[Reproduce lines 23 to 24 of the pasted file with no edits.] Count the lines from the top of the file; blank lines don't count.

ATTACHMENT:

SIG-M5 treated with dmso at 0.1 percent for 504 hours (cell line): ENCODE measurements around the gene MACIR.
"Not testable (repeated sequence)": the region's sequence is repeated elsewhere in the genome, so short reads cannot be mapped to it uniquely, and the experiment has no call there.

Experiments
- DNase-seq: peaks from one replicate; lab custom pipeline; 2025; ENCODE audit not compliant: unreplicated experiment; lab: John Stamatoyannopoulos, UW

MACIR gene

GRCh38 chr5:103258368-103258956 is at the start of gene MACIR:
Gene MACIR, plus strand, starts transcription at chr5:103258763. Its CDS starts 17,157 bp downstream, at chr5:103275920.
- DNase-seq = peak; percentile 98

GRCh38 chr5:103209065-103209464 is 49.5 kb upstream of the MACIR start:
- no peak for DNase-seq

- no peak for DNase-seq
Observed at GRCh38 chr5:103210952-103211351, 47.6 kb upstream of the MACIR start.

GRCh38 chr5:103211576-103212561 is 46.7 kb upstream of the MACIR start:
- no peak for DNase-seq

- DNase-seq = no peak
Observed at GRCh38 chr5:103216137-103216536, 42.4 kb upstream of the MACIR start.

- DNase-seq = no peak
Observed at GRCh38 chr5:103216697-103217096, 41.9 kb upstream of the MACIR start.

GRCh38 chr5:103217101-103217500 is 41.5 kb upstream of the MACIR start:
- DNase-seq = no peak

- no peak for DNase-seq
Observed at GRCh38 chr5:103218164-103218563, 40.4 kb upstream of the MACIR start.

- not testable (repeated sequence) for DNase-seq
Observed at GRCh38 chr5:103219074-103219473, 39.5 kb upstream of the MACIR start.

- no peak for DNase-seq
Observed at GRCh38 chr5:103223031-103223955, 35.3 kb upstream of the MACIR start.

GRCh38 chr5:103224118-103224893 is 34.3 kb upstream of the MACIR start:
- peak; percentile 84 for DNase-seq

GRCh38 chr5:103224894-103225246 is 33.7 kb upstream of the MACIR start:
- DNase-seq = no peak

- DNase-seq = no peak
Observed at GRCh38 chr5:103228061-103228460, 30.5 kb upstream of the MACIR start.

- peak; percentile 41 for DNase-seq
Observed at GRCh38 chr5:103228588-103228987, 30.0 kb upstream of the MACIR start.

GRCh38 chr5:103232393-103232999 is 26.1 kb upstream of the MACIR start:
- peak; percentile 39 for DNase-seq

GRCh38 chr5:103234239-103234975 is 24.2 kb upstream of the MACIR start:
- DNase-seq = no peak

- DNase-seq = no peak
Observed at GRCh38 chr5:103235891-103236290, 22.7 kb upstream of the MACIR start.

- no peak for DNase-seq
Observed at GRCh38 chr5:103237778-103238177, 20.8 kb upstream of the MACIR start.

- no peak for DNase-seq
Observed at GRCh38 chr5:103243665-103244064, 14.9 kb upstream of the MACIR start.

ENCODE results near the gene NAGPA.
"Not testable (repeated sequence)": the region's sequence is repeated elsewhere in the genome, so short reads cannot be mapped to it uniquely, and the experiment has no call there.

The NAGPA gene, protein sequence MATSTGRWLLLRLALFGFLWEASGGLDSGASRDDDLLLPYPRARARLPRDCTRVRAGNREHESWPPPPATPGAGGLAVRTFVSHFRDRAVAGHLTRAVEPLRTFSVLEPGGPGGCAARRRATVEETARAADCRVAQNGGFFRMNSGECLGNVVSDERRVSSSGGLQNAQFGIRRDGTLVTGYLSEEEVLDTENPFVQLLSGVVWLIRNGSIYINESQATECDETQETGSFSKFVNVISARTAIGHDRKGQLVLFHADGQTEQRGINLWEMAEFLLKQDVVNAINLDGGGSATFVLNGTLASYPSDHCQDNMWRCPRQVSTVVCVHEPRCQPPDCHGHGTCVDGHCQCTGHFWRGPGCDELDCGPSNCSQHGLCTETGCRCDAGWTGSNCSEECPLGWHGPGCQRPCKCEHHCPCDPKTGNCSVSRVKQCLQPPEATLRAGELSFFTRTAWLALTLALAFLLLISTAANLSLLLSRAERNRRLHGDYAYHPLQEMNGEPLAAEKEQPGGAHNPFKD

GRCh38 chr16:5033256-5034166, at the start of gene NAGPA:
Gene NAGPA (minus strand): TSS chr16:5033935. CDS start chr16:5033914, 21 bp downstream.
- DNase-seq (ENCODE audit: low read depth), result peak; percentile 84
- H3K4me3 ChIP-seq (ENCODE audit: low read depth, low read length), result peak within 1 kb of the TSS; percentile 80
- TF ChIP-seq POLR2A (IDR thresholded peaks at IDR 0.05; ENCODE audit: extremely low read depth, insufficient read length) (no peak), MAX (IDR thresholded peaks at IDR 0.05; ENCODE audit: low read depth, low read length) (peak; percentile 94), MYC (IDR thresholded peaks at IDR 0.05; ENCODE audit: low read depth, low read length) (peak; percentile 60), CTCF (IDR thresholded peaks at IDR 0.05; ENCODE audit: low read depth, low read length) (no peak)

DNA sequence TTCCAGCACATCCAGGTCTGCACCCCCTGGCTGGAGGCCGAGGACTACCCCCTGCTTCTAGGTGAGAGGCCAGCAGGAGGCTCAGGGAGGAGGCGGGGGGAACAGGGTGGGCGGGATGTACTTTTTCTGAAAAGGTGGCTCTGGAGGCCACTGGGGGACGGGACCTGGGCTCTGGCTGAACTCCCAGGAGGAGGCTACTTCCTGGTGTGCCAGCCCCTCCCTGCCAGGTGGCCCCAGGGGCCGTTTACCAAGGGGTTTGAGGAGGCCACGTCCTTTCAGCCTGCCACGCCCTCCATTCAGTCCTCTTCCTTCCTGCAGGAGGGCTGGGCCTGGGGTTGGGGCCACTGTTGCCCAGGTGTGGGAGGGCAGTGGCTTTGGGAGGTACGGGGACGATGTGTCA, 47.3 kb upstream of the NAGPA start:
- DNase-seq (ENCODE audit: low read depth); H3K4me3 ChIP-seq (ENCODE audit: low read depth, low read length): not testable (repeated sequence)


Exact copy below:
- not testable (repeated sequence) for DNase-seq
Observed at GRCh38 chr5:103219074-103219473, 39.5 kb upstream of the MACIR start.